Lockheed Martin is rolling out a new class of CubeSat that can be reprogrammed in orbit like a smartphone to take on new missions. The new SmartSat technology is being integrated into over 10 satellite programs to start with and prototypes will be launched this year on the first LM 50 nanosatellite buses.

Even though smartphones are still relatively new, we've become so used to them that it's easy to forget what makes them such powerful tools. Smartphones are full-blown hand computers that can be reconfigured into a surprisingly large range of different devices by simply downloading an app. Compared to something like a motor car that can only do a few things that it's been built to do, a smartphone at one moment can be a communication device, then a second later it can be a calculator, a navigation device, a radiation detector, or a chess player.

With its new SmartSat technology, Lockheed is hoping to achieve something very similar with orbital satellites. Instead of having a hard-wired device that can only do what it was made to do when it was launched, the SmartSat uses a software-based architecture that can be radically altered by a simple download at any point in its service life.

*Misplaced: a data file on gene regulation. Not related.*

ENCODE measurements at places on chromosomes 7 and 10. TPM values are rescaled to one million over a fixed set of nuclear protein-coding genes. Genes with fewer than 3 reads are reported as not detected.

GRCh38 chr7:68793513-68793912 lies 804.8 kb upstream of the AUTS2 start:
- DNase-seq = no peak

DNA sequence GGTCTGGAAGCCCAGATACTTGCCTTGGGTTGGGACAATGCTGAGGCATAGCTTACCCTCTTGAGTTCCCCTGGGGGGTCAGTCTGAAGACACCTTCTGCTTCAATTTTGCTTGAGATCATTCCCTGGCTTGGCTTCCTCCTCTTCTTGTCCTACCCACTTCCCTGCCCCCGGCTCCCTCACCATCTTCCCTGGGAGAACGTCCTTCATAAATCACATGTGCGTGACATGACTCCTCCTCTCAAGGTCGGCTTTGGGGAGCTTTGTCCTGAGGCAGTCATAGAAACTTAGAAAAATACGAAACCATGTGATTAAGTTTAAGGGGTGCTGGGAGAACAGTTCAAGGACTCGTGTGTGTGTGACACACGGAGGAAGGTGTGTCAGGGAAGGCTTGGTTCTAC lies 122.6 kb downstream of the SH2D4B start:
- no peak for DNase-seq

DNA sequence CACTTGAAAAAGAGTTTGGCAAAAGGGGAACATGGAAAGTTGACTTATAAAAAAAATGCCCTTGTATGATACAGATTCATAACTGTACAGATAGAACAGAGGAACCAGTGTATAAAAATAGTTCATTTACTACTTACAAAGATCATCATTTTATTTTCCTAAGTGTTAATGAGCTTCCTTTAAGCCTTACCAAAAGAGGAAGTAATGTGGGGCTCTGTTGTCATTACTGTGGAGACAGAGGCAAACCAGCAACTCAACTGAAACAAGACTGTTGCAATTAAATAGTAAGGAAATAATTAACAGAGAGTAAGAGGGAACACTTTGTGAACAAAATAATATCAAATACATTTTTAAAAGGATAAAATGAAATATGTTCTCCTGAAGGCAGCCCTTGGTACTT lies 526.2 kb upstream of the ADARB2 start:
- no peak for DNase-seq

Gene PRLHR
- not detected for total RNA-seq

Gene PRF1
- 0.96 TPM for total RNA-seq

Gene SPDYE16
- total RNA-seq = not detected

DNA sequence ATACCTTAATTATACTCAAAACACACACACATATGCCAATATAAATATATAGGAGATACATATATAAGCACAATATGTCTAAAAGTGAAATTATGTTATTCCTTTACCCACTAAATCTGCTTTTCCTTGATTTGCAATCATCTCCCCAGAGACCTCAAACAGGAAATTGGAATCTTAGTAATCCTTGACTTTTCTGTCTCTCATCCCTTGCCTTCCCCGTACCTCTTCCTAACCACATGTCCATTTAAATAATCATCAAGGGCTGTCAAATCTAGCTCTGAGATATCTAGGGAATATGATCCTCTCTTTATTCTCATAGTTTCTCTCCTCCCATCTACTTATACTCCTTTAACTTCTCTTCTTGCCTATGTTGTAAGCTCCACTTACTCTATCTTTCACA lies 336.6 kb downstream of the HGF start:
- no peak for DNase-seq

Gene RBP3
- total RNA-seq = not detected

On the hardware side, SmartSat is based on a high-power, radiation-hardened computer produced by the National Science Foundation's Center for Space, High-performance, and Resilient Computing (SHREC). It also uses a hypervisor – a single computer that runs multiple servers virtually as a way to maximize memory, on-board processing, and network bandwidth. This allows that CubeSats to handle more data without putting too large a burden on ground station analysts.

Meanwhile, the software for SmartSat places cybersecurity at a high priority that allows satellites to diagnose themselves, reset themselves, and autonomously detect cyber threats and counter them.

The technology will be used in Lockheed's Linus project, which involves two CubeSats made up of twelve 10 x 10 x 10 cm (4 x 4 x 4 in) subunits designed to test both the SmarSat system and 3D-printed spacecraft components. It will also be used in Pony Express, which is a number of six-subunit CubeSats that will test state-of-the-art networking technologies in low-Earth orbit, along with and RF-enabled swarming formations and space-to-space networking in later missions.

"SmartSat is a major step forward in our journey to completely transform the way we design, build and deliver satellites," says Rick Ambrose, executive vice president of Lockheed Martin Space. "The LM 50 bus is the perfect platform for testing this new, groundbreaking technology. We're self-funding these missions to demonstrate a number of new capabilities that can plug into any satellite in our fleet, from the LM 50 nanosat to our flagship LM 2100. And the same technology not only plugs into ground stations, improving space-ground integration, it will one day connect directly with planes, ships and ground vehicles, connecting front-line users to the power of space like never before."

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